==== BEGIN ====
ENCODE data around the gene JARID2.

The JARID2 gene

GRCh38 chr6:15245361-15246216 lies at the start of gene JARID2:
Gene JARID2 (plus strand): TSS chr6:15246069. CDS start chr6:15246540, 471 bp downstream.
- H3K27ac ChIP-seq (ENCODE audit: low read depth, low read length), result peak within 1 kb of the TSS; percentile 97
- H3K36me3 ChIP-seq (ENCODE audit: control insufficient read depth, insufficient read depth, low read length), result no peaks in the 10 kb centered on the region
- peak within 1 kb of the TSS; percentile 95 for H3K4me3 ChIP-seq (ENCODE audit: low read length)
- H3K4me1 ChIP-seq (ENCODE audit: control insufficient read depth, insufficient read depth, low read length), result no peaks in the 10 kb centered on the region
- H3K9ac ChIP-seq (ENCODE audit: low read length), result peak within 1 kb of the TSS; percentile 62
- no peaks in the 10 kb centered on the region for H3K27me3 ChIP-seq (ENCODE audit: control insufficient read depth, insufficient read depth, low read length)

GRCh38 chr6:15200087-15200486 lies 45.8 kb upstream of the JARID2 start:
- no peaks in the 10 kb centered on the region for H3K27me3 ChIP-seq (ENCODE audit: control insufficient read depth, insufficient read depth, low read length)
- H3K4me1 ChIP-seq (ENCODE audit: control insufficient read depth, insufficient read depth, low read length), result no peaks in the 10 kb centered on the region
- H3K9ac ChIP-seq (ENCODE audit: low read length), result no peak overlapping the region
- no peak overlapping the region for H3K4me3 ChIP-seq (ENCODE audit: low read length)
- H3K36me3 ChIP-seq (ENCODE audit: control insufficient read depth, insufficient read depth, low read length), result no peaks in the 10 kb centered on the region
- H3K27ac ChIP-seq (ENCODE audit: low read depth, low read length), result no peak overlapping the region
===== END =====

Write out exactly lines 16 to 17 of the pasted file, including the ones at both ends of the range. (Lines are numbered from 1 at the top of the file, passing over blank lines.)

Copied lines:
- H3K36me3 ChIP-seq (ENCODE audit: control insufficient read depth, insufficient read depth, low read length), result no peaks in the 10 kb centered on the region
- H3K27ac ChIP-seq (ENCODE audit: low read depth, low read length), result no peak overlapping the region